Dean, who was hardly ever speechless, was doing a great impersonation of someone who'd just lost their wits. "That's a helluva story, dude. You should probably hold on to that."
"Oh, don't worry. I don't think I'll be putting an ad in the paper."
There, it was out. Sam actually felt a ton lighter and although he knew he'd freaked Dean out, he knew his brother was behind him, no matter what he decided to do down the road. He'd made that very clear.
Sam couldn't bring himself to think about that now, though.
They rode the rest of the way to Menlo in silence, through the farmlands in the valley, once well manicured and landscaped estates. The winter harvest was coming in and there were workers in the fields. Dean knew if they kept driving south, they'd hit the few remaining manufacturers left in the country. The others were on the east coast.
The middle of the country hadn't fared so well. Some of the bigger corporate farms in the Midwest were able to maintain a presence as co-ops, only because they weren't near any large cities. But technology rarely made it to the heartland.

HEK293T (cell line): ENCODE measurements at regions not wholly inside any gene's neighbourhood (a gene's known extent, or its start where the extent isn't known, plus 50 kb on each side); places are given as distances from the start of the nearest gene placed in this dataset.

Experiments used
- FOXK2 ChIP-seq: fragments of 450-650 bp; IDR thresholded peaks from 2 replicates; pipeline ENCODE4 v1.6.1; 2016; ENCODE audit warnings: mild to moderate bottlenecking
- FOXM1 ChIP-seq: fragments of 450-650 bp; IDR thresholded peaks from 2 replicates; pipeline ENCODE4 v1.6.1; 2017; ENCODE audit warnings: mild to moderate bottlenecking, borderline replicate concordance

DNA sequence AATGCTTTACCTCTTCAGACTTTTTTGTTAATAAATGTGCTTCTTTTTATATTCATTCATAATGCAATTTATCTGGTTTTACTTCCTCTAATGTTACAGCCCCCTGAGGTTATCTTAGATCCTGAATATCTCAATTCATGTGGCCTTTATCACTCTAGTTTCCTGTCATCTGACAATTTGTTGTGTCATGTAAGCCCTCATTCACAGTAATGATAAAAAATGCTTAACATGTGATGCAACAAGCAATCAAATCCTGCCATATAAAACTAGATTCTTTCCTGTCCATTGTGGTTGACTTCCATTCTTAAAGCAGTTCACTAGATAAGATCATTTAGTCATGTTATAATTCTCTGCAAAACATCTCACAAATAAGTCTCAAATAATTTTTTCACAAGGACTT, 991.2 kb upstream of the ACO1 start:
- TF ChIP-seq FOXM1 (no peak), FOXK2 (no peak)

Sam was calm if not overly quiet when he returned to camp for dinner. With the exception of today's outburst, he had seemed to be making a steady recovery. His physical strength was returning slowly with his active participation around camp, almost pushing himself too hard, in Dean's opinion.
When Sam started going for short runs in the mornings, Dean joined him. They could both stand to get back into shape. And if it was noticed that Sam would not let anyone but Dean get within touching distance, no one said anything. As for Dean, he had to stop himself daily from hovering, making sure Sam was warm enough, had enough to eat, and slept. To his knowledge, Sam had yet to get more than three consecutive hours of sleep since they'd left San Fran.